LANCASTER, Pa. — The POGIL Project, a national not-for-profit organization that disseminates its unique student-centered pedagogy at the secondary and college levels and provides professional development opportunities for instructors, has named two educators to three-year terms on its Steering Committee. The eight-member POGIL Project Steering Committee provides definition and direction to the goals of The Project.
The two educators are An-Phong Le, Ph.D., Florida Southern College and Mario Nakazawa, Ph.D., Berea College. They will officially begin their terms at the 2021 virtual POGIL National Meeting in June.
“We are lucky to have two talented and enthusiastic practitioners join our Steering Committee this year,” said Project Executive Director Rick Moog. “They bring a wealth and diversity of experience to this leadership team and will be key in helping us to move forward in achieving the goals of our strategic plan.”
Le grew up in Illinois and earned a B.S. in chemical engineering and a Ph.D. in chemistry, both from the University of Illinois at Urbana-Champaign. He joined the faculty at Florida Southern College in 2011, where he is currently the Dr. John A. Leighty Endowed Chair in Chemistry and serves as Chair of the Department of Chemistry, Biochemistry, and Physics.
He was introduced to POGIL in his last year of graduate school, again by a friend, and a third time by a departmental colleague. Since 2012, he has incorporated POGIL activities in his general chemistry, analytical chemistry, and instrumental analysis courses at Florida Southern. He has started writing guided inquiry activities to support his instrumental analysis and environmental chemistry. He has facilitated Virtual Fundamentals of POGIL workshops and chaired The Project's biennial National Conference to Advance POGIL Practice.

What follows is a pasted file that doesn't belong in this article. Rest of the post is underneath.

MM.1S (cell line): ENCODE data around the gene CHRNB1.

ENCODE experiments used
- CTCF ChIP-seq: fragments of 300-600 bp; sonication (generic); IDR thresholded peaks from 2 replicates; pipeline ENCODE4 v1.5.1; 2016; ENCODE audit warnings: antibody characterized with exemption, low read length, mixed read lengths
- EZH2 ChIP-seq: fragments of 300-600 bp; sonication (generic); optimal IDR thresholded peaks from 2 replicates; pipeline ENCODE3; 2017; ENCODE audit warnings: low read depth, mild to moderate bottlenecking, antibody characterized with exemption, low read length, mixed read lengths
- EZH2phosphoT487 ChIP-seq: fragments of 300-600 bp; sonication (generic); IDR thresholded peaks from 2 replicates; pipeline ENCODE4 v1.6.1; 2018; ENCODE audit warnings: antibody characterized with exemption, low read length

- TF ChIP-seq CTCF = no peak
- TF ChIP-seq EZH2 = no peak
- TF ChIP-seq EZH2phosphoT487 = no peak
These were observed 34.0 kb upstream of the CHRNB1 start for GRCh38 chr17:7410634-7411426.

“The POGIL pedagogy has transformed not only what I do in the classroom and in the laboratory but changed how I think about teaching and education more broadly,” said Le. “The POGIL community is filled with role models who inspire me to think more creatively about how we can all better support our students and to be more courageous when trying new things in the classroom. I am excited for this opportunity to help support the work of The POGIL Project and to give back to this vibrant community of passionate educators.”
Nakazawa hails from Tokyo, Japan, and received his B.A. in Psychology from the University of Pennsylvania. His interest quickly changed from asking why people act the way they do to seeing if machines can simulate human behavior. Through a series of twists and turns, he studied Artificial Intelligence for a few years before switching and receiving a Ph.D. in Computer Science from the University of Georgia. His research was on how to model data distributions for efficient parallel and distributed computation that combined algorithm analysis with real world issues such how multi-core and networked computers communicate.
He is currently an Associate Professor of Computer Science at Berea College and has enjoyed the challenge of teaching a wide variety of topics ranging from theoretical foundations of computing to its practical applications. His typical teaching load includes both introductory and advanced courses, but his interests also range broadly, having taught courses on writing, digital humanities, and ballroom dancing. He has been using POGIL in his courses since 2007, as the pedagogy complements team-based assignments and projects are ubiquitous in computer science. Nakazawa has been trained as a POGIL facilitator and recently ran one with a colleague at Berea College.
“I am excited to be working to enhance racial equity in the POGIL organization,” he said. “This initiative resonates with the motto of Berea College and my personal conviction that education and effective pedagogy is a gift that all students regardless of their racial and socioeconomic background should benefit.”